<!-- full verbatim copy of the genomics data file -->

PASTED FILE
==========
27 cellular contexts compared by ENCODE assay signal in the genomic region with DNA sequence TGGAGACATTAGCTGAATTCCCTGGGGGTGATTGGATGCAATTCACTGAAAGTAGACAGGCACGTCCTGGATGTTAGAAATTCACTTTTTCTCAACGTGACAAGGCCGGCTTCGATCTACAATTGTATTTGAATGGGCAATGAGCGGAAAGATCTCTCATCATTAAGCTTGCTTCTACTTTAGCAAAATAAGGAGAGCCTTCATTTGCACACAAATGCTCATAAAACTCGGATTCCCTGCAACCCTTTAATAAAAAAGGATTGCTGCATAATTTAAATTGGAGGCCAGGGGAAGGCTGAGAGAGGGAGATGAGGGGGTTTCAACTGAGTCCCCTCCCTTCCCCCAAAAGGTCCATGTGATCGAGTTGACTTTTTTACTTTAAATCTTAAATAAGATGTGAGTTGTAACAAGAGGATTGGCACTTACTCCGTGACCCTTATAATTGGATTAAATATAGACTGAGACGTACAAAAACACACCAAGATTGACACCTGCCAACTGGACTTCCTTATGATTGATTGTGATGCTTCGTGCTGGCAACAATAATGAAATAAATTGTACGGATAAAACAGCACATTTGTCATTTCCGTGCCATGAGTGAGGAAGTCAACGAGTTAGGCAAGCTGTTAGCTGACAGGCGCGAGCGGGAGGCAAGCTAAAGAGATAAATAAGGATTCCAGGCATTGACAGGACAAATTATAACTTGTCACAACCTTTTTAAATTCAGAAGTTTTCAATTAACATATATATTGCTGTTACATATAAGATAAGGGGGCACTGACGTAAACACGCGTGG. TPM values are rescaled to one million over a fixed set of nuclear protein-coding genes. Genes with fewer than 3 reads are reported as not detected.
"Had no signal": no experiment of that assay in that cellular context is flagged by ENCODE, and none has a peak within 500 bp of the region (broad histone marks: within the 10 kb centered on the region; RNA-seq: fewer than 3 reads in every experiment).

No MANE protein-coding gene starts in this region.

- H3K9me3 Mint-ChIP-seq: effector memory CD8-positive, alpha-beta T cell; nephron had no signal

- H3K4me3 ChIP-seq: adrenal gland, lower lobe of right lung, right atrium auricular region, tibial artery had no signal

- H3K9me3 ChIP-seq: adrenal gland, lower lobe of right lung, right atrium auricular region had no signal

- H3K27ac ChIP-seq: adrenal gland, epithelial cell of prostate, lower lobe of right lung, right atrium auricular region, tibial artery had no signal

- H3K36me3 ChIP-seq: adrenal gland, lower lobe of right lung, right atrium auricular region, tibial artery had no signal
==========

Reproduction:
27 cellular contexts compared by ENCODE assay signal in the genomic region with DNA sequence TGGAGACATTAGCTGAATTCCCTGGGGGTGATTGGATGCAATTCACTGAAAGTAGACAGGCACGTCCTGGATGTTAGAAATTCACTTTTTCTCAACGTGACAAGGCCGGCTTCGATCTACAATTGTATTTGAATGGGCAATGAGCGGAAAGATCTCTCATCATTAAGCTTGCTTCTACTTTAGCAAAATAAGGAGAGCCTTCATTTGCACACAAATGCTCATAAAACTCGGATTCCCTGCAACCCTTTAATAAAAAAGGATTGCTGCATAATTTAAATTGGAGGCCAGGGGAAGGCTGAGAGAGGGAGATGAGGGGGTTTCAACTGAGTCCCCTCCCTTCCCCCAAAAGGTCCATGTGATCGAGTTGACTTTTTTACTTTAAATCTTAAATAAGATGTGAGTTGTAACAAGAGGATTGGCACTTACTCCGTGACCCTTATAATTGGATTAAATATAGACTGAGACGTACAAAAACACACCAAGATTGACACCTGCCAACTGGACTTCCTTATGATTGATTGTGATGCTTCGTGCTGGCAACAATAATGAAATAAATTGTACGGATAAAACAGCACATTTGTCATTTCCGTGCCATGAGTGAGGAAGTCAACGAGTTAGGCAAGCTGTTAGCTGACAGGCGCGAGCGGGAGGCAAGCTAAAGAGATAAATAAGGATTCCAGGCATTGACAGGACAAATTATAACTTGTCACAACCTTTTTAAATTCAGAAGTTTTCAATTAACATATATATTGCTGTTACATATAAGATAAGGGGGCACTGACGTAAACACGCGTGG. TPM values are rescaled to one million over a fixed set of nuclear protein-coding genes. Genes with fewer than 3 reads are reported as not detected.
"Had no signal": no experiment of that assay in that cellular context is flagged by ENCODE, and none has a peak within 500 bp of the region (broad histone marks: within the 10 kb centered on the region; RNA-seq: fewer than 3 reads in every experiment).

No MANE protein-coding gene starts in this region.

- H3K9me3 Mint-ChIP-seq: effector memory CD8-positive, alpha-beta T cell; nephron had no signal

- H3K4me3 ChIP-seq: adrenal gland, lower lobe of right lung, right atrium auricular region, tibial artery had no signal

- H3K9me3 ChIP-seq: adrenal gland, lower lobe of right lung, right atrium auricular region had no signal

- H3K27ac ChIP-seq: adrenal gland, epithelial cell of prostate, lower lobe of right lung, right atrium auricular region, tibial artery had no signal

- H3K36me3 ChIP-seq: adrenal gland, lower lobe of right lung, right atrium auricular region, tibial artery had no signal